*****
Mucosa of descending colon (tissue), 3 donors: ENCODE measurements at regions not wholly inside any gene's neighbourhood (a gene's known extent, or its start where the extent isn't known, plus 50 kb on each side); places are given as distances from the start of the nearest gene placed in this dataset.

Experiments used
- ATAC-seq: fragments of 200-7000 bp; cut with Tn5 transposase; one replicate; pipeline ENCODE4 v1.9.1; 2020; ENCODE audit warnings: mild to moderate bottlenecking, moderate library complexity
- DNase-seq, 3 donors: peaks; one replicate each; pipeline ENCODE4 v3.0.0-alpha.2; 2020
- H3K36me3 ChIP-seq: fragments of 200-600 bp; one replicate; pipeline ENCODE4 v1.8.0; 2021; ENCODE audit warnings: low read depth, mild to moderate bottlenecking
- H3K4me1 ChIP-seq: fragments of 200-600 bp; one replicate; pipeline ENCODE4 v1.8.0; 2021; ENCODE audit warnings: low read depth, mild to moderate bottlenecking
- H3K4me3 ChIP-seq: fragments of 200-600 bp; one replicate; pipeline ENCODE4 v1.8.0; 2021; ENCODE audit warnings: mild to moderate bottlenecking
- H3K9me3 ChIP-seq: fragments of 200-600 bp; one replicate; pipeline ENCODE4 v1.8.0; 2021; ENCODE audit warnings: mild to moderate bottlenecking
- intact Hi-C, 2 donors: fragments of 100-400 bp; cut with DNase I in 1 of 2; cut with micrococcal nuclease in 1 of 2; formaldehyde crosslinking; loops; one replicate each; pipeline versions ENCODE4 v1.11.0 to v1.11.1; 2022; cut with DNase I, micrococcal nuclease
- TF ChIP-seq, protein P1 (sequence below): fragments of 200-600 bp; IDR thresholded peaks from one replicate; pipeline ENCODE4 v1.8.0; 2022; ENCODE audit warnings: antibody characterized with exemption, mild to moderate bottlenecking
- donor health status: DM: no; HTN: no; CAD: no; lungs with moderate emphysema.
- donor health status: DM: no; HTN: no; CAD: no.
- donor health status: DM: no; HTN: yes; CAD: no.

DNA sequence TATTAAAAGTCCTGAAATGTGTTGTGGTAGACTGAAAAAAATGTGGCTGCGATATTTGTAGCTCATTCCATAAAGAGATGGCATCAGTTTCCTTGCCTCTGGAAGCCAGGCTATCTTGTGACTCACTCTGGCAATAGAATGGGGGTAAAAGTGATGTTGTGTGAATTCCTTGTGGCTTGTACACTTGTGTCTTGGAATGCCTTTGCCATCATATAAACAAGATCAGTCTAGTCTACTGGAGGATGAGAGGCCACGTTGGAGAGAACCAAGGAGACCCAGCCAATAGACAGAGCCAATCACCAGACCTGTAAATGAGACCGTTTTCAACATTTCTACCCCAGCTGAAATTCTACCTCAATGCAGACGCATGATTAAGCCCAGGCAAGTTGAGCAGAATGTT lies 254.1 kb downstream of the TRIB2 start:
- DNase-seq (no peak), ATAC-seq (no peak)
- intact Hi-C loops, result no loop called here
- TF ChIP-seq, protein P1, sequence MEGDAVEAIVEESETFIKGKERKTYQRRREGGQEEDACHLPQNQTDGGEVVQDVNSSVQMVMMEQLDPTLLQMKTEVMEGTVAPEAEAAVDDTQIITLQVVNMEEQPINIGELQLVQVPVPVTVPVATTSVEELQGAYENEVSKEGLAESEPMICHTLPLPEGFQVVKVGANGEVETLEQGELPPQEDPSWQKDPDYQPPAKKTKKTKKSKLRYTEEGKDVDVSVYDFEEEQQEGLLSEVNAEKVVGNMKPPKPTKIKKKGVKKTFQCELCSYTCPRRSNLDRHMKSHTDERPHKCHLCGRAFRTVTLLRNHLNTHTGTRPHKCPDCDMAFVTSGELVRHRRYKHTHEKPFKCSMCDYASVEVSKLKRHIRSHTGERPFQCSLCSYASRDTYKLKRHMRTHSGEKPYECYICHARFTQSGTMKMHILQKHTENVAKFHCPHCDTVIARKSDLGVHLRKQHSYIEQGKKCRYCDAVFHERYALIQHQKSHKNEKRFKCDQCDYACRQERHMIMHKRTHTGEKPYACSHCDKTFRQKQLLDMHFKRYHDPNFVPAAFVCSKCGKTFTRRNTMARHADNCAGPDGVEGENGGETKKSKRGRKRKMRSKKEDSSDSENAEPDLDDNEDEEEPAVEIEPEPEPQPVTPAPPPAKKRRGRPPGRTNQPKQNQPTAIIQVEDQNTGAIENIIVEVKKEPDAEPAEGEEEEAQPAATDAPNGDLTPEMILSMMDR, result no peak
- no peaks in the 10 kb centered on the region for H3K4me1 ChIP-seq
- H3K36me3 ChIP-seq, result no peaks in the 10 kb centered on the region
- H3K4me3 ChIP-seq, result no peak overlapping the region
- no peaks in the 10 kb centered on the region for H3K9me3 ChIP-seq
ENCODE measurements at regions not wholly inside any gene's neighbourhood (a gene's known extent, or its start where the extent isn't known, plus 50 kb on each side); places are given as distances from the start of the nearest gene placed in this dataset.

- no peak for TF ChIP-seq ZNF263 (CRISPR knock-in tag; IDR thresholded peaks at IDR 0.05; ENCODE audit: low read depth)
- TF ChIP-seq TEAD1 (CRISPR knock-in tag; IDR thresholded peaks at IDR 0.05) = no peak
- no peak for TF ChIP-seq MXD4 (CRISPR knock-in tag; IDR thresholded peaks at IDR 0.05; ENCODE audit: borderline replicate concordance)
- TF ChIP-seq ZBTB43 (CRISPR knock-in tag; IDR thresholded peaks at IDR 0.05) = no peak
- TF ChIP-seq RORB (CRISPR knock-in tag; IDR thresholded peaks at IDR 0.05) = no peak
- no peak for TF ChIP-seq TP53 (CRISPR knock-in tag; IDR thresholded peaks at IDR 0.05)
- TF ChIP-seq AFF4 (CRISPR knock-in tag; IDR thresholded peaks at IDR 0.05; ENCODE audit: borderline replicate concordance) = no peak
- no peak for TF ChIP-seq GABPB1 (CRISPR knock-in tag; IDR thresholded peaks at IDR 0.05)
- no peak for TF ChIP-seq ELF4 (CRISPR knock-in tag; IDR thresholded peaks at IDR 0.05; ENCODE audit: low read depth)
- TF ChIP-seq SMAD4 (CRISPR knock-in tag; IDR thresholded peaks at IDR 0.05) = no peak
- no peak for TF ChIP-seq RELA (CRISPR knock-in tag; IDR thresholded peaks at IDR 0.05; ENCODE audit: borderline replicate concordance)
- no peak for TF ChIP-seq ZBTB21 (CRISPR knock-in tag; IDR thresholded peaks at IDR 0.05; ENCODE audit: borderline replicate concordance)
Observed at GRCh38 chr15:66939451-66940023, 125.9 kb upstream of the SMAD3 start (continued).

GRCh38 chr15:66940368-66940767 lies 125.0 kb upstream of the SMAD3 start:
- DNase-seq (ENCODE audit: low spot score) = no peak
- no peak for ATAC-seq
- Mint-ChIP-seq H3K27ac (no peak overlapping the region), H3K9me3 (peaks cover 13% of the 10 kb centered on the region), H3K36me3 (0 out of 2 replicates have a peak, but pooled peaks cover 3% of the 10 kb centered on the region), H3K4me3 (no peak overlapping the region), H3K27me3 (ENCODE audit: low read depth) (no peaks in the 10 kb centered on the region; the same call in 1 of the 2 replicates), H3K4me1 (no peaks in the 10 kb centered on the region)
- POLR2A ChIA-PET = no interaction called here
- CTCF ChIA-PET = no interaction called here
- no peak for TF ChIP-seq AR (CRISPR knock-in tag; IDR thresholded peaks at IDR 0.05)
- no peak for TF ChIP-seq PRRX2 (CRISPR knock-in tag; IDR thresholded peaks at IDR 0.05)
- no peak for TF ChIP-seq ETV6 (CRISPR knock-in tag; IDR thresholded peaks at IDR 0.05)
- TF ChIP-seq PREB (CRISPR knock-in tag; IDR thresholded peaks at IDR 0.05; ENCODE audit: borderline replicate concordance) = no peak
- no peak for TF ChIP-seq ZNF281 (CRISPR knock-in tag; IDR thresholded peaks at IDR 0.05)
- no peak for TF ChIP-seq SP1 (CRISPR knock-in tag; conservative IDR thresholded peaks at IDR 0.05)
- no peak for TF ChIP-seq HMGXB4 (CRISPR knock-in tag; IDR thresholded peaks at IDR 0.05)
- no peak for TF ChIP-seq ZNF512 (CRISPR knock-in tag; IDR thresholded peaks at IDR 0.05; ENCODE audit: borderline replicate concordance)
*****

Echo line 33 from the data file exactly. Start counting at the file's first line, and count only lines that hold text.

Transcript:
- no peak for TF ChIP-seq RELA (CRISPR knock-in tag; IDR thresholded peaks at IDR 0.05; ENCODE audit: borderline replicate concordance)